Publication details.


Author(s):P. Colom, A. Traveset, C. Stefanescu
Title:Long-term effects of abandonment and restoration of Mediterranean meadows on butterfly-plant interactions
JCR Impact Factor:2.62
Issue No.:3
Abstract:© 2021, The Author(s), under exclusive licence to Springer Nature Switzerland AG.Introduction: Both intensification and abandonment of traditional agricultural practices are known to be major threats to biodiversity worldwide. Land abandonment, in particular, has a negative effect on the diversity of both plant and insect communities, although few studies have analysed the effects on the interactions between both groups. Given the importance in maintaining mutualistic interactions between plants and pollinators, it is essential to know how the structure of pollination networks changes in the process of abandonment of traditionally managed habitats and also to determine to what extent it is re-established when such habitats are restored. Methods: We monitored a butterfly-plant network over a long period (22 years) in habitats where land abandonment and restoration had taken place. This has allowed to analyse the long-term effects of such processes on both plant and butterfly communities and the interactions between them. Results and discussion: Abandonment led to significant reductions in the cover of typical grasslands plants, resulting in changes in butterfly assemblages and plant-butterfly interactions. Specifically, it caused a replacement of multivoltine by monovoltine species, increasing thus network specialization as the latter established interactions with fewer plants. A grassland restoration combining mowing and grazing promoted a quick return to the pre-abandonment situation in the butterfly community. Moreover, such restoration practice increased network generalization and nestedness, network descriptors known to enhance community stability. Implications for insect conservation: Maintaining traditional management practices in these semi-natural meadows is an effective way to preserve their biodiversity, understood not only as the number of species but also as the number of interactions that butterflies establish with nectar sources.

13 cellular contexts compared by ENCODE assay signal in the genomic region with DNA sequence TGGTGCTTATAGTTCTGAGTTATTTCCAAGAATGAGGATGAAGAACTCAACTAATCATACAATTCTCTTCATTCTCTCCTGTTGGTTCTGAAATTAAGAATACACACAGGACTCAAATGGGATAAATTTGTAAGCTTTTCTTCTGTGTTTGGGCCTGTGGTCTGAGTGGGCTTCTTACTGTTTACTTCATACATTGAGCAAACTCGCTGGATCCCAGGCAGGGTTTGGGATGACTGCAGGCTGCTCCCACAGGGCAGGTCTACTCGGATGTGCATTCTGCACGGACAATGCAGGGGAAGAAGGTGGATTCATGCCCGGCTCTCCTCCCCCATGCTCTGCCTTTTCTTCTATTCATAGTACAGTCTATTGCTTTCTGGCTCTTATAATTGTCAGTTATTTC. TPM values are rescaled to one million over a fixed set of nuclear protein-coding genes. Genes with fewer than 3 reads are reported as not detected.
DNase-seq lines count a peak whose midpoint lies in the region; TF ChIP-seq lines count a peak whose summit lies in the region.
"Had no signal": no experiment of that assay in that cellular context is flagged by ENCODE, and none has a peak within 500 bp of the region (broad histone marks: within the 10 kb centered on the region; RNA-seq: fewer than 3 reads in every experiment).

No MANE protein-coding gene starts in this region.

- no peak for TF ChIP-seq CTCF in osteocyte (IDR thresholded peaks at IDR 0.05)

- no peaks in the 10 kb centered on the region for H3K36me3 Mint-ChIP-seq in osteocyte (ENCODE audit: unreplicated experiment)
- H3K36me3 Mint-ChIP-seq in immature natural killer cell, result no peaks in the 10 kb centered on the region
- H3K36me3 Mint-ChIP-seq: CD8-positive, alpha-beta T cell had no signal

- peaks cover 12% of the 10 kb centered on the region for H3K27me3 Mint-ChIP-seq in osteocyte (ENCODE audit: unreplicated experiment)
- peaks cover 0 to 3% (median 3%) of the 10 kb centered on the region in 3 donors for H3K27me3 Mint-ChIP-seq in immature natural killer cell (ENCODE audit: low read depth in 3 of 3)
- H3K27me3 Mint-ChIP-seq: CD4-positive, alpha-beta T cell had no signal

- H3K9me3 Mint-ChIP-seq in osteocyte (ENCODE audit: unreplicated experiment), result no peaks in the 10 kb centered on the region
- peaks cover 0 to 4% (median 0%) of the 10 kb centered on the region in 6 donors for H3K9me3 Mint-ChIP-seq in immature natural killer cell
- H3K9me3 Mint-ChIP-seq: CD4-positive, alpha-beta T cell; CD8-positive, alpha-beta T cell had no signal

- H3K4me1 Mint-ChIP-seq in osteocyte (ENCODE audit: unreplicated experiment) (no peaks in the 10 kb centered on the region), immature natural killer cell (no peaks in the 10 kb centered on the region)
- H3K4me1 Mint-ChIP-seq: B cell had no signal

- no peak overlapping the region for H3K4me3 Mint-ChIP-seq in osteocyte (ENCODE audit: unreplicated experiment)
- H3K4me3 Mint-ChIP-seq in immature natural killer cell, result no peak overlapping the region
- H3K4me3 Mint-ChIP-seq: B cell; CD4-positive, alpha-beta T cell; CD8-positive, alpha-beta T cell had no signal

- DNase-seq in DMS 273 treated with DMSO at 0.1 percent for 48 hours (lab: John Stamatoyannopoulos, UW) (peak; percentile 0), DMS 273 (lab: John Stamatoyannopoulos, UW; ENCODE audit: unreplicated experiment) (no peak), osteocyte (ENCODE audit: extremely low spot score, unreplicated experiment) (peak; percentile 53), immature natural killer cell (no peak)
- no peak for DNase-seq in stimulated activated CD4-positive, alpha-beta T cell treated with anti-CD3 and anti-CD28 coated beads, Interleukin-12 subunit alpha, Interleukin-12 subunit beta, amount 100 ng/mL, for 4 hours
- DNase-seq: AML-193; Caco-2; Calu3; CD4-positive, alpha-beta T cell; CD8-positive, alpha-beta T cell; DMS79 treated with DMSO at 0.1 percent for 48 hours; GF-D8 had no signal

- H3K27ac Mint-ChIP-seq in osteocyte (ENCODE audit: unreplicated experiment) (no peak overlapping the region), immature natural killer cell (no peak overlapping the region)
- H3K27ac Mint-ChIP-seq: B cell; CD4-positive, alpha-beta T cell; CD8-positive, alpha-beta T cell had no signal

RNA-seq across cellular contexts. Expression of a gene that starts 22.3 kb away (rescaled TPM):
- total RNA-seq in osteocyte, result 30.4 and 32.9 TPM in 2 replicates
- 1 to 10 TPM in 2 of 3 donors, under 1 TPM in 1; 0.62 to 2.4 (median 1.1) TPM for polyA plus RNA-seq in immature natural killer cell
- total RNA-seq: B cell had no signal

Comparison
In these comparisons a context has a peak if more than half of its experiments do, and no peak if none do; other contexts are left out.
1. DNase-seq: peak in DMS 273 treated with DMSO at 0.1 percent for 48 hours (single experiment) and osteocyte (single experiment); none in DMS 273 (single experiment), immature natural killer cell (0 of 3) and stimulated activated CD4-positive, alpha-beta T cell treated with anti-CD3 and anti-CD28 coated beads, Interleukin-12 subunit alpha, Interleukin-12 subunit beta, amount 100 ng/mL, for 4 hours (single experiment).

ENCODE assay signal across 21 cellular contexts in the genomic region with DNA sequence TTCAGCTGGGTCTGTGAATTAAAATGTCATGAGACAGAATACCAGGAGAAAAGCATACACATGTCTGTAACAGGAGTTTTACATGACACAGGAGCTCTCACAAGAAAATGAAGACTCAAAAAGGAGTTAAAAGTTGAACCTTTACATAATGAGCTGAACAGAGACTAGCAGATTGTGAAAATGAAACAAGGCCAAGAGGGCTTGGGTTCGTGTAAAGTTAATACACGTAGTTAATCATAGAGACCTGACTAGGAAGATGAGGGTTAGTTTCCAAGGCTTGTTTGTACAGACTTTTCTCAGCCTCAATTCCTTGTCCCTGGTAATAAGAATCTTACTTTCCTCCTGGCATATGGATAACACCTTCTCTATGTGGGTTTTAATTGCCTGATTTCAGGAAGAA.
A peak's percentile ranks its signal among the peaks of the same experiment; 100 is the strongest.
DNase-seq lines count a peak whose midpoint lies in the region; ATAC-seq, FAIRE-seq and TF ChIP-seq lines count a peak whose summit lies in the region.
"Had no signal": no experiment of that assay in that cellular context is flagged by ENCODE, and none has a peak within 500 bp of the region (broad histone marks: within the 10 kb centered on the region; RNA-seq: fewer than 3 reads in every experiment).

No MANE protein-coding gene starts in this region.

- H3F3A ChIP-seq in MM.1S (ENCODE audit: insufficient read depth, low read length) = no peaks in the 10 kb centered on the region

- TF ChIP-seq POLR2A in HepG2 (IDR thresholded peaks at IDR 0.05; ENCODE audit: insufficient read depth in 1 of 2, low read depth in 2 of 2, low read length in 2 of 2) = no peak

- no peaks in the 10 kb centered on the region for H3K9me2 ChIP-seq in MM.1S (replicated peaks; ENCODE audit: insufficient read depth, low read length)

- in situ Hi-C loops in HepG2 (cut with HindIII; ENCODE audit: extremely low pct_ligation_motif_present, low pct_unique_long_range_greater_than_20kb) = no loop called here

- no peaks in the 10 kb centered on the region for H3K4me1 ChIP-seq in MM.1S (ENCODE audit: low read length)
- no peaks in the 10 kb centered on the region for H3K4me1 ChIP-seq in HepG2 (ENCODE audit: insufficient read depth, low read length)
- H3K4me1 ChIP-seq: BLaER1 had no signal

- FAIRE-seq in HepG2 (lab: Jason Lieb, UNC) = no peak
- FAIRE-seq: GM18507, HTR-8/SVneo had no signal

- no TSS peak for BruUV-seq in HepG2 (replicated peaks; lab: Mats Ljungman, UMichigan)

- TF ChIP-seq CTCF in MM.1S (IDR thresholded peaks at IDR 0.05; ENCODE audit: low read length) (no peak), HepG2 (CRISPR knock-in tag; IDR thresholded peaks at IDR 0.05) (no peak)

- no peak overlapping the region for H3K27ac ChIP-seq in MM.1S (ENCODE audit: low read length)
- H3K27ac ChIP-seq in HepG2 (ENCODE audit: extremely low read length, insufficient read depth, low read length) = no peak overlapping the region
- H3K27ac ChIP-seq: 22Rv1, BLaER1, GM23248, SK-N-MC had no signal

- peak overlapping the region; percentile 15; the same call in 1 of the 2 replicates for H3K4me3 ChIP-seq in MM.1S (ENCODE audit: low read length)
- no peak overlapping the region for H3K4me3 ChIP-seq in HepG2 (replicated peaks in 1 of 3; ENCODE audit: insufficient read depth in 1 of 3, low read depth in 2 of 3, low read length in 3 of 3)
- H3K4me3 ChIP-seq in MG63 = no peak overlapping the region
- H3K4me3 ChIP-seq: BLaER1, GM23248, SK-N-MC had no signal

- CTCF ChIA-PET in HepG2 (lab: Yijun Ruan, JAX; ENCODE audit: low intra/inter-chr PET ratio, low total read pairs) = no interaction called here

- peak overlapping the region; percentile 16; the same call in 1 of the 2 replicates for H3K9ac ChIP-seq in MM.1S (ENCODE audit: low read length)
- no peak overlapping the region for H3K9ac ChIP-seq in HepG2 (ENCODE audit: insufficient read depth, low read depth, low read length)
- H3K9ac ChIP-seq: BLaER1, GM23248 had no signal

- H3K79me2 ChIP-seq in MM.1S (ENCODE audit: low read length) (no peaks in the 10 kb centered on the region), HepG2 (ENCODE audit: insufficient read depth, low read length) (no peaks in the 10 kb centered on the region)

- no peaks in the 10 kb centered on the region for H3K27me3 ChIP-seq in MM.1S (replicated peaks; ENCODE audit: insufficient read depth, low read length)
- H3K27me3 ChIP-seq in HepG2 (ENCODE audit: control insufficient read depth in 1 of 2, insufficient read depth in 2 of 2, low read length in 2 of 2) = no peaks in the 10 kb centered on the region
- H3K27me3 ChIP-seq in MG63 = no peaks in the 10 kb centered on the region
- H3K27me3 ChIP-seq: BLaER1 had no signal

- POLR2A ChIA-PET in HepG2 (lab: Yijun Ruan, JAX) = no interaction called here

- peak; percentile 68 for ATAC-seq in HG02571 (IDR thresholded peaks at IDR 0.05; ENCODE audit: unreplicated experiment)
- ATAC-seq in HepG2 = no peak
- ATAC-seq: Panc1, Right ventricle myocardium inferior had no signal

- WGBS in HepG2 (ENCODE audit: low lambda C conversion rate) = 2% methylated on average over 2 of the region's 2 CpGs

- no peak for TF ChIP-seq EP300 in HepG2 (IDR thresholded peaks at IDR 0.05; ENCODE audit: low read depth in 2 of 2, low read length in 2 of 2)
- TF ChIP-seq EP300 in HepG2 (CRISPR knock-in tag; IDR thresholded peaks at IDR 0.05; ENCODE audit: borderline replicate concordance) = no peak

Related staff

  • Pau Colom Montojo
  • Anna Traveset Vilagines
  • Related departments

  • Oceanography and Global Change
  • Related research groups

  • Global Change Research